A good way to improve the engagement rate of a text post is to tag people. Tagging is accomplished by using the @ sign and then typing the name of the person. After you type a few characters, the social network will suggest matching user profiles so you can select the one you want to tag.
Tagged users will be visible in your post and will also receive a notification. You can use tagging to alert people to the fact that you’ve mentioned them, and you can also use tagging to ask specific people questions to solicit engagement: “What do you think about that, @theblueprint?”
Hashtags are similar and possible on most posts. These exist on most social networks, but they have a more active role on Twitter, Instagram, and Pinterest. Both Facebook and LinkedIn have adopted them, but their usage is less impactful on these networks.
Type 3: Create a poll
Polls have been around for a long time. They are interactive, topically relevant, and easy to set up. They have their own content type on Facebook and Twitter and have recently been added to LinkedIn.
A poll can be used to engage users, but it can also be used to learn about preferences, or even to find answers to a business dilemma. You can only ask one question and have a limited number of answering options.
By defining an end date, you make sure the survey completes. The poll output is itself an interesting piece of content that you can reuse in other posts.
Type 4: Check-in
Check-ins are a unique type of content not available on all social networks. They are often underestimated, but their effect will show up in a social media audit as a positive contribution to the page’s reach.
Check-ins are most notable on Facebook, where they can play the role of a bridge between the online and the offline world. When a user checks in to a page, it creates a social media notification post to the users’ network.
It thus creates awareness about the page the user checked into. When the page belongs to a physical venue, the check-in suddenly has an additional meaning. It means the user is actually at that location and can create awareness about a physical location.
Type 5: Live video
One of the great benefits of social media is the way it can enable small business. Thanks to social media, the entry barriers into communication, advertising, and video production have practically disappeared.
Businesses today need to focus more on what to do than how to do it. In the case of live video, Facebook recently updated its live video interface, the Facebook live producer. It can help businesses move from their initial steps into live video all the way to professional setups using advanced tools and equipment.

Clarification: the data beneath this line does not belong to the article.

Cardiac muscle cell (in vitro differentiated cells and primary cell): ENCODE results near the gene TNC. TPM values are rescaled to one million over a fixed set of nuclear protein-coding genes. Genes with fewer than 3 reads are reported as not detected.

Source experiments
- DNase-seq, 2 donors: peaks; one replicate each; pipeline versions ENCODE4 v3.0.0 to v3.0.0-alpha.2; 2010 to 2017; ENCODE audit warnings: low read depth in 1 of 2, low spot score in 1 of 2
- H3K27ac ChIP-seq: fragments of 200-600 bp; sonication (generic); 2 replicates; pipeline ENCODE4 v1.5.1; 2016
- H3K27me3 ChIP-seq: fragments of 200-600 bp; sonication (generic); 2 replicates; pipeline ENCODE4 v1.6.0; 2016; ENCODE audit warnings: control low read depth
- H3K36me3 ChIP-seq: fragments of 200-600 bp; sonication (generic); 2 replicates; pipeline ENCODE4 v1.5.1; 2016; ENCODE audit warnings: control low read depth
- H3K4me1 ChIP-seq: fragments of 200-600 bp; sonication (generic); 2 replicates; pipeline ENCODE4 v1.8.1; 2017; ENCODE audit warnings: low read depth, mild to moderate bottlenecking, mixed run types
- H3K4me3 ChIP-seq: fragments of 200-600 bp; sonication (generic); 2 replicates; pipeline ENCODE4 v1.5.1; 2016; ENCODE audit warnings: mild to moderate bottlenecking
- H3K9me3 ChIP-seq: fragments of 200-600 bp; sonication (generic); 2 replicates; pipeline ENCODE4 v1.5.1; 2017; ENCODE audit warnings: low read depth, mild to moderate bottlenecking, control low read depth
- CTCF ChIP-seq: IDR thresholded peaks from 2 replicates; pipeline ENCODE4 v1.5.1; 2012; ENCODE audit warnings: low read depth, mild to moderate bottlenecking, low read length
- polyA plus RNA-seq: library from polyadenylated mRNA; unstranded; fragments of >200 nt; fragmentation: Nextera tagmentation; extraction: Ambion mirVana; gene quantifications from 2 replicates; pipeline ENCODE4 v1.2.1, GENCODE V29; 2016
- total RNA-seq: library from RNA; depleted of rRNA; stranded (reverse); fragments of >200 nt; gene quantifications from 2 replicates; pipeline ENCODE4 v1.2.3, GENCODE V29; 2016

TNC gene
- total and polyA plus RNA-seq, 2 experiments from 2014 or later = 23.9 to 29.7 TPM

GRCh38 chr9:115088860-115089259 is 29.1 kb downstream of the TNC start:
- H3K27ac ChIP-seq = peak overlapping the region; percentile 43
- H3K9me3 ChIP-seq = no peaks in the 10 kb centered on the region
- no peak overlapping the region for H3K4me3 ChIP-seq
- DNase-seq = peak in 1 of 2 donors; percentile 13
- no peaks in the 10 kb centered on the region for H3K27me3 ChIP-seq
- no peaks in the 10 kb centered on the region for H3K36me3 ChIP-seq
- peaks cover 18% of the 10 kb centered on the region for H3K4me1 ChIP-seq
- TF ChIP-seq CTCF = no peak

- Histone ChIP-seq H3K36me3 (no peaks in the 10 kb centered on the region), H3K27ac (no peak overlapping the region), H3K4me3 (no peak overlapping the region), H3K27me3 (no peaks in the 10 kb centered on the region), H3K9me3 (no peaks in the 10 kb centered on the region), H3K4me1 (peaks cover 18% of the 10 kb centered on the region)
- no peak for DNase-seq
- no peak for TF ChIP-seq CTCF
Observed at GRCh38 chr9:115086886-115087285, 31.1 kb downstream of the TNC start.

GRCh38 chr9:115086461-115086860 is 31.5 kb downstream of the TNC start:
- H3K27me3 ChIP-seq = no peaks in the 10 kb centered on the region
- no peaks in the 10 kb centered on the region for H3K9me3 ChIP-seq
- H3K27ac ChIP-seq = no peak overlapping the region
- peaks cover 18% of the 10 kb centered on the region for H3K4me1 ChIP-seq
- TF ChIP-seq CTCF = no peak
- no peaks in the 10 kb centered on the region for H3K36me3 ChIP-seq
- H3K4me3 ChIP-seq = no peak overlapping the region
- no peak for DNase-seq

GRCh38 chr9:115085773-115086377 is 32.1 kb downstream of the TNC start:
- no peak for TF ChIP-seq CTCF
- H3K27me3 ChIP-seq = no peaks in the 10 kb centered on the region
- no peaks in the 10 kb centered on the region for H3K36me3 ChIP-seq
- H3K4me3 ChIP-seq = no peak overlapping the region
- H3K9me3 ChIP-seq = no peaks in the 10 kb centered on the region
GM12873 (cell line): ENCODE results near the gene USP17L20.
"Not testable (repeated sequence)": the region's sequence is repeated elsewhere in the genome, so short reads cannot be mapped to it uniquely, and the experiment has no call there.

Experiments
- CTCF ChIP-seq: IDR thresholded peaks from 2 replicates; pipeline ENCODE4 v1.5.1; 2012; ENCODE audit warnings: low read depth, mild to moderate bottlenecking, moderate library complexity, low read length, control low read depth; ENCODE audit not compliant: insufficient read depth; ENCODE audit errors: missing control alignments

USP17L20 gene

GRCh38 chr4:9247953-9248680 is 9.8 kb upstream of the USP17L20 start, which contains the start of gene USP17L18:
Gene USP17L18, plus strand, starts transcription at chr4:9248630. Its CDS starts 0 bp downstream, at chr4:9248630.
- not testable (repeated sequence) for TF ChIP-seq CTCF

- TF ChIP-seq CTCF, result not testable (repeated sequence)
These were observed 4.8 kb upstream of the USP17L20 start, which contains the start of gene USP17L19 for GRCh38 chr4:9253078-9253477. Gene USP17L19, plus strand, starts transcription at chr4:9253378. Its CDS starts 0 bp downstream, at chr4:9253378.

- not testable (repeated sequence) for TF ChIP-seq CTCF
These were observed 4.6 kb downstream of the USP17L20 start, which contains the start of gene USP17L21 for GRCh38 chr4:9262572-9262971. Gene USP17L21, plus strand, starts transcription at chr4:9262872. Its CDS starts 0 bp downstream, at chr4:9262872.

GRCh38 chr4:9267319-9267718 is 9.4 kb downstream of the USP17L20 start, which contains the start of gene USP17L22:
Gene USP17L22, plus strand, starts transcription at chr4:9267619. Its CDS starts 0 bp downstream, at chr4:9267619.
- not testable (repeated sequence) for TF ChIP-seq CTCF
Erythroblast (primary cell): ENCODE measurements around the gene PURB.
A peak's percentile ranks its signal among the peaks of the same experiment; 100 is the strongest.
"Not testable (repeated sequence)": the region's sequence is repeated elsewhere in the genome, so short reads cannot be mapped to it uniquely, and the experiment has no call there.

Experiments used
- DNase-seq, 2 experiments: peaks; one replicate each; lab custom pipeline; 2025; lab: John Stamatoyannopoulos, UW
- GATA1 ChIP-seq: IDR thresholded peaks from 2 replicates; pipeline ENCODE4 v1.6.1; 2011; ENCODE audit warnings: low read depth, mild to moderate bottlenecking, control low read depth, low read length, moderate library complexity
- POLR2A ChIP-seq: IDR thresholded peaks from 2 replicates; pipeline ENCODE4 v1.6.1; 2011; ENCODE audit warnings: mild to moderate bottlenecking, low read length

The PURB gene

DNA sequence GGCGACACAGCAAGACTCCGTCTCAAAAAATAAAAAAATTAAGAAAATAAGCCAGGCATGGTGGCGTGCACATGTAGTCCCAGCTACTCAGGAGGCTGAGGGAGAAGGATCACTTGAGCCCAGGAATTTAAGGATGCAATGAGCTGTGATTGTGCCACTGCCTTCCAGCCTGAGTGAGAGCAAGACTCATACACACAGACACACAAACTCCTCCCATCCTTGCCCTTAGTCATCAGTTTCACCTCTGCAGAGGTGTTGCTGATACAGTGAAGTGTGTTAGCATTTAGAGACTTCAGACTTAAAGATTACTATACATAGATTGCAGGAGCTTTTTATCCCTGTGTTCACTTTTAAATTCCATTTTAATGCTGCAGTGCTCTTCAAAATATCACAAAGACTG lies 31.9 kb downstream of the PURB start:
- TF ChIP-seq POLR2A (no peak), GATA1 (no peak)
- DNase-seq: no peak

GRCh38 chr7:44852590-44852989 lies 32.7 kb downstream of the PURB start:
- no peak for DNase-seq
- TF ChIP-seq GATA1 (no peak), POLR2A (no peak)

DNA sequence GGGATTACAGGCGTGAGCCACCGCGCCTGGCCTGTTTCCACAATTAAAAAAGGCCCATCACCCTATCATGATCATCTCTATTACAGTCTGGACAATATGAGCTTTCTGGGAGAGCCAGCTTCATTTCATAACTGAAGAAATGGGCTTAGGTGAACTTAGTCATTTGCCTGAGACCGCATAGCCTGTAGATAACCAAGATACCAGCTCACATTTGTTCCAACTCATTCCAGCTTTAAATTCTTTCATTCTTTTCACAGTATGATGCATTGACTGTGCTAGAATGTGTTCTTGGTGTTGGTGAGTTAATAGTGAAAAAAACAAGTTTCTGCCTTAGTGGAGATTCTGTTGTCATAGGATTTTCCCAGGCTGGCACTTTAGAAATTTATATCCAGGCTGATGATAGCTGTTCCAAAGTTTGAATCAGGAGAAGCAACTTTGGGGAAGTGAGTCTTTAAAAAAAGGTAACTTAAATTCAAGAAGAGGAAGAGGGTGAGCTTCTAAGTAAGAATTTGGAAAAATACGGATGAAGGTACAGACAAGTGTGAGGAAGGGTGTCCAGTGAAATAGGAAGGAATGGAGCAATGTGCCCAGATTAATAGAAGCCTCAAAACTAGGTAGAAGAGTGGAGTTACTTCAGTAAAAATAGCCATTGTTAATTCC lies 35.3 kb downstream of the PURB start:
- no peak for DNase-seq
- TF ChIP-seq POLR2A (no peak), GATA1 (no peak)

This allows small businesses to get started with live video as if they were large corporations with extensive communication budgets.
Type 6: Tag products
On Facebook and Instagram, you can tag products in your posts, allowing visitors to purchase them. This is the emergence of social commerce and is ideal for emotionally driven and straight-forward purchases. When a product is tagged in an image, it can be clicked and purchased directly from an online store.
Google has announced a desire to go in a similar direction, making shopping available from any content published on its platform.
Will users adopt social commerce at scale? It remains to be seen. For the right product and the right timing, it improves the user experience by reducing the number of steps required to buy a product. If the product or service is compelling, removing barriers can have a positive impact.
However, if you haven’t convinced the user in the first place, or if they’re in the middle of a long decision process, tagging products in your images won’t do you any good.
Figure out what content you need; the rest is easy
Your audience is composed of people — people like you and me, who wish to interact on social media, but on their own terms. They’re probably not interested in the way you create your products unless it makes for a great story.
If you understand what content resonates with your audience, you’ll have come a long way. But understanding their decision process and criteria for choosing a provider is even more important.
Pull the right triggers at the right time, stay in touch, and remain relevant while users make their decisions. Give them the information they need to make those decisions.
The key to business success on social media is to engage your audiences on their terms and nudge them in your direction with the right content to make them ready to choose your product or services, and then make it easy for them to make a purchase.
View more information: https://www.fool.com/the-blueprint/social-media-content/